The November shellacking notwithstanding, yesterday’s Census Bureau announcement of initial figures for the decennial population count clearly indicates that major demographic trends strongly favor Democrats, with people of color accounting for more than three-fourths of the U.S. population gain over the last decade.
Republicans will spin the announcement to make it sound like good news for them, along the lines of this excerpt from The New York Times report by Sabrina Tavernise and Jeff Zeleny put it,
The figures will influence the landscape for the 2012 presidential race and the makeup of the Electoral College, with Republican-leaning states from the Sun Belt gaining more political influence at the expense of Democratic-leaning Rust Belt states.
According to the new counts, Texas will gain four seats, Florida will gain two, while New York and Ohio each lose two. Fourteen other states gained or lost one seat. The gainers included Arizona, Georgia, Nevada, South Carolina and Utah; the losers included Illinois, Louisiana, Massachusetts and New Jersey.
And yes, the redistricting fallout from the shellacking will give the GOP major short term advantage in congress and state legislatures. In the longer run, however, there is every reason to believe that Democratic candidates will continue to receive overwhelming support from African American voters, in the range of 90 percent, as well as upwards of 65 percent of Latino voters.
GOP opposition to the Dream Act was largely based on their concerns about the increase in Hispanic voters — About 40 percent of the population growth came from immigration. Many of the Hispanic immigrants will not be able to vote for a while, until they establish citizenship. But that could change rapidly, with a stronger federal commitment to the naturalization process.
As for Latino citizens, Republican votes against the Dream Act should strengthen the Dems’ edge with this key constituency, as will President Obama’s appointment of Justice Sotomayor. Republicans always point out that many Hispanics are conservative on social issues. But when Republicans go out of their way to make life harder of Latino immigrants, it’s difficult to see how they can expect more than a third of Hispanic voters to support them.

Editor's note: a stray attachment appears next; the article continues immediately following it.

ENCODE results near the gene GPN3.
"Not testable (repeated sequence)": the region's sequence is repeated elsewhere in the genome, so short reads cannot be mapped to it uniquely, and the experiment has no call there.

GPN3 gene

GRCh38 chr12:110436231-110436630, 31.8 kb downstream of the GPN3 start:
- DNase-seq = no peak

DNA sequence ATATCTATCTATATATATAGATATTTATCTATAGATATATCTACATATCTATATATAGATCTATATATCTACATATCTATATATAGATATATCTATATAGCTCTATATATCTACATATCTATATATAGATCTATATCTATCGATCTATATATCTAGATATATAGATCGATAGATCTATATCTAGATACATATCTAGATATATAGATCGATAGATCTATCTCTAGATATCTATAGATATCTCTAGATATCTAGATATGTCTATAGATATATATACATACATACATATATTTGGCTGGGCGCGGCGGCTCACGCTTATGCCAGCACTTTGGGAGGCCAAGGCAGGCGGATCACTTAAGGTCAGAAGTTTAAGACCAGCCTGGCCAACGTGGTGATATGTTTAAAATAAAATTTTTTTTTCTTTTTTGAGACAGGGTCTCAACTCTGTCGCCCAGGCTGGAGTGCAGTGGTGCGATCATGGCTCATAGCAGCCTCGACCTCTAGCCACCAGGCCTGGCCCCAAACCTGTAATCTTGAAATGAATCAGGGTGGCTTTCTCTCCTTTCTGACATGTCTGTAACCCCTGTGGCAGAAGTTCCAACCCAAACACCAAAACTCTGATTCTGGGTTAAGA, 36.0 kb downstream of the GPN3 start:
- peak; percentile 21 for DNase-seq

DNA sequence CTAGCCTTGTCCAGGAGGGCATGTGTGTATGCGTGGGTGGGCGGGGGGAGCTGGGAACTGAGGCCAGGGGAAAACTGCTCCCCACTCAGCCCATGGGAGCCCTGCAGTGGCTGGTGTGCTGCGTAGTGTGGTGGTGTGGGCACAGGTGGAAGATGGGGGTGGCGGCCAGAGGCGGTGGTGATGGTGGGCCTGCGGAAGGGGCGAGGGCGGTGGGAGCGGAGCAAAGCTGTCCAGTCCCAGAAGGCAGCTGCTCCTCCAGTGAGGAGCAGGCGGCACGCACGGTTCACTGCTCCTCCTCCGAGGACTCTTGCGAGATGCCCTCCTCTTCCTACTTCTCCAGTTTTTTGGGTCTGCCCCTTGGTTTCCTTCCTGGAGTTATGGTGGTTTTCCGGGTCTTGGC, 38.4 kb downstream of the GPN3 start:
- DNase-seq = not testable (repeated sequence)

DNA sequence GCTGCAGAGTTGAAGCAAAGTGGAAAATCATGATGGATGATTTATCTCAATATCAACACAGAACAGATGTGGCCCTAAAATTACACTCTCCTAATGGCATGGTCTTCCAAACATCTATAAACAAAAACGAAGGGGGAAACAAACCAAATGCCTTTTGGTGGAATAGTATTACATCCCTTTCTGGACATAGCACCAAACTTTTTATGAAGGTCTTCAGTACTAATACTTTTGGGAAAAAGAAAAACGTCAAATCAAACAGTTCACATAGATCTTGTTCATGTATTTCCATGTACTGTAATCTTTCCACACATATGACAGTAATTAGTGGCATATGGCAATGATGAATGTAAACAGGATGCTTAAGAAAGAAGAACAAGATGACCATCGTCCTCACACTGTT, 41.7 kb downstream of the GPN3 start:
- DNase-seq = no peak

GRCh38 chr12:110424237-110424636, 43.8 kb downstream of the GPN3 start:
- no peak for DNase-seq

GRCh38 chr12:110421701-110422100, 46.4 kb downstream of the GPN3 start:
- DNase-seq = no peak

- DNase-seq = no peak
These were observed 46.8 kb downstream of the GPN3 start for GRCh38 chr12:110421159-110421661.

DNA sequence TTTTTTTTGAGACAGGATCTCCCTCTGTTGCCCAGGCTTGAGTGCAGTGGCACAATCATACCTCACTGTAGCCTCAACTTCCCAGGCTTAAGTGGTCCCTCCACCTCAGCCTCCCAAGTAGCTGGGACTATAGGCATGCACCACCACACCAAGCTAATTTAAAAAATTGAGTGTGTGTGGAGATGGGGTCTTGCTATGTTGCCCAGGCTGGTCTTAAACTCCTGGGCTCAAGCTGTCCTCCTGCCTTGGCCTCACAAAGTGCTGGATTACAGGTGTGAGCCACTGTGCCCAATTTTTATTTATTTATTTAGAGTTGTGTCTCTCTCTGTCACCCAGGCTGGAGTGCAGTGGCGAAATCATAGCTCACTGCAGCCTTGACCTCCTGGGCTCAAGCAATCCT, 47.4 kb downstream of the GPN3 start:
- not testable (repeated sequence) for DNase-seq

As for African American voters, whatever cred the Republicans hoped to get in the African American community from the appointment of Michael Steele as RNC head and Colin Powell and Condoleeza Rice as Secretaries of State, will surely be offset by the negative publicity given to the more recent ‘Trent Lott moments’ of Rand Paul and Haley Barbour.
As for the longer range, Ruy Teixeira explained in a 2004 interview:
…Pretty much all the demographic trends are going to continue moving in progressive directions for the next 20 years. Just as one obvious example, we’re going to become an increasingly diverse society over time. By the year 2023, the majority of children will be minorities, people under eighteen. By the year 2042, we’ll be a majority minority nation… We’re going to see continuing increases in the proportion of single women; we’re going to see even the millennial generation, as I mentioned earlier, adding about 4 million eligible voters to the voter pool every year until the year 2018. So I think if you put these things together…the potential is there for a durable and pretty strong progressive majority looking pretty far out into the future.
The red tide will seem to be rising in the months ahead. But demographic trends indicate that the political maps of the not too distant future will morph to purple, and then a lovely shade of blue.